Mupirocin antibiotic ointment, available as the brand Bactroban, is used for healing bacterial skin infections. Although a certain species of bacteria has a role in acne, particularly in regard to inflammation, Bactroban ointment is not indicated for treating pimples. Consult a qualified health-care provider about preferred topical solutions for pimples and acne treatment.
Bactroban ointment reduces levels of bacteria on the skin by inhibiting bacterial protein synthesis. It doesn't work for treating skin infections caused by viruses or fungi. Bactroban ointment is effective against a wide range of gram-positive bacteria and certain gram-negative bacteria. Its effects on certain species of staphylococcus and streptococcus bacteria make it useful for treating impetigo and methicillin-resistant Staphylococcus aureus, known as MRSA, according to U.S. National Library of Medicine website DailyMed.
Pimples and Acne
Pimples typically develop when your body overproduces skin oil, or sebum. This oil, along with dead skin cells, clogs pores. The clog traps bacteria, including Propionibacterium acnes, the species connected with acne. Because P. acnes is an anaerobic bacterium, it thrives in this oxygen-deprived environment, where it multiplies and causes inflammation.
Bactroban and P. Acnes
P. acnes is part of normal skin flora, or the community of bacteria that normally lives on the skin. It generally does not create problems except in the particular circumstances involving pimples. Applying topical antibiotics or taking oral antibiotics are some of the most effective treatments for acne, according to the American Academy of Dermatology. However, while mupirocin is effective against many types of bacteria, it is not effective at eliminating bacteria that are part of normal skin flora, explains the 2006 book "Goodman and Gilman's The Pharmacological Basis of Therapeutics."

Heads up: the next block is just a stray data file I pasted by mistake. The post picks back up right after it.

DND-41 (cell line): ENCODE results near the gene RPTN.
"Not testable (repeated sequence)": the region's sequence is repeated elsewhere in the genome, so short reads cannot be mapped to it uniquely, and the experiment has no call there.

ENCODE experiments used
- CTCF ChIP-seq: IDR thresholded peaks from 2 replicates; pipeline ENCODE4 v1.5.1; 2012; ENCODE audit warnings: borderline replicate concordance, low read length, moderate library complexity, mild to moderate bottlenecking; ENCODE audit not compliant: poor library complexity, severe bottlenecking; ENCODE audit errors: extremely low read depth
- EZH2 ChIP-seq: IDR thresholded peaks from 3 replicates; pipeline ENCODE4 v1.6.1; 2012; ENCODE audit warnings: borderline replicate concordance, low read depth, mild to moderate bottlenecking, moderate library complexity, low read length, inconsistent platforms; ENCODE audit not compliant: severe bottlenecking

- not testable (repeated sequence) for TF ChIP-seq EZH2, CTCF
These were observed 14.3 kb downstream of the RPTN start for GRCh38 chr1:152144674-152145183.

While Bactroban ointment will not help treat your pimples, several other topical treatments have antibiotic activity and can heal mild to moderately severe inflammatory acne. If you are experiencing occasional pimples or only a small number of them, benzoyl peroxide might be your best option. This substance is a common ingredient in over-the-counter medications for treating pimples and acne. For more bothersome cases of acne, prescription topical antibiotics include azelaic acid, clindamycin, erythromycin and sodium sulfacetamide. Ask your doctor whether any of these treatments are right for you.
- Medline Plus: Mupirocin
- DailyMed: Bactroban (Mupirocin) Ointment
- American Academy of Dermatology: Three Factors Complicate Treatment of Acne
- Laser and IPL Technology in Dermatology and Aesthetic Medicine; Christian Raulin and Syrus Karsai
- Goodman and Gilman's The Pharmacological Basis of Therapeutics; Louis Sanford Goodman, et al.
- Healthcare South: Topical Treatment
- Teens Health: Why Do I Get Acne?
- American Academy of Dermatology: Prescription Medications for Treating Acne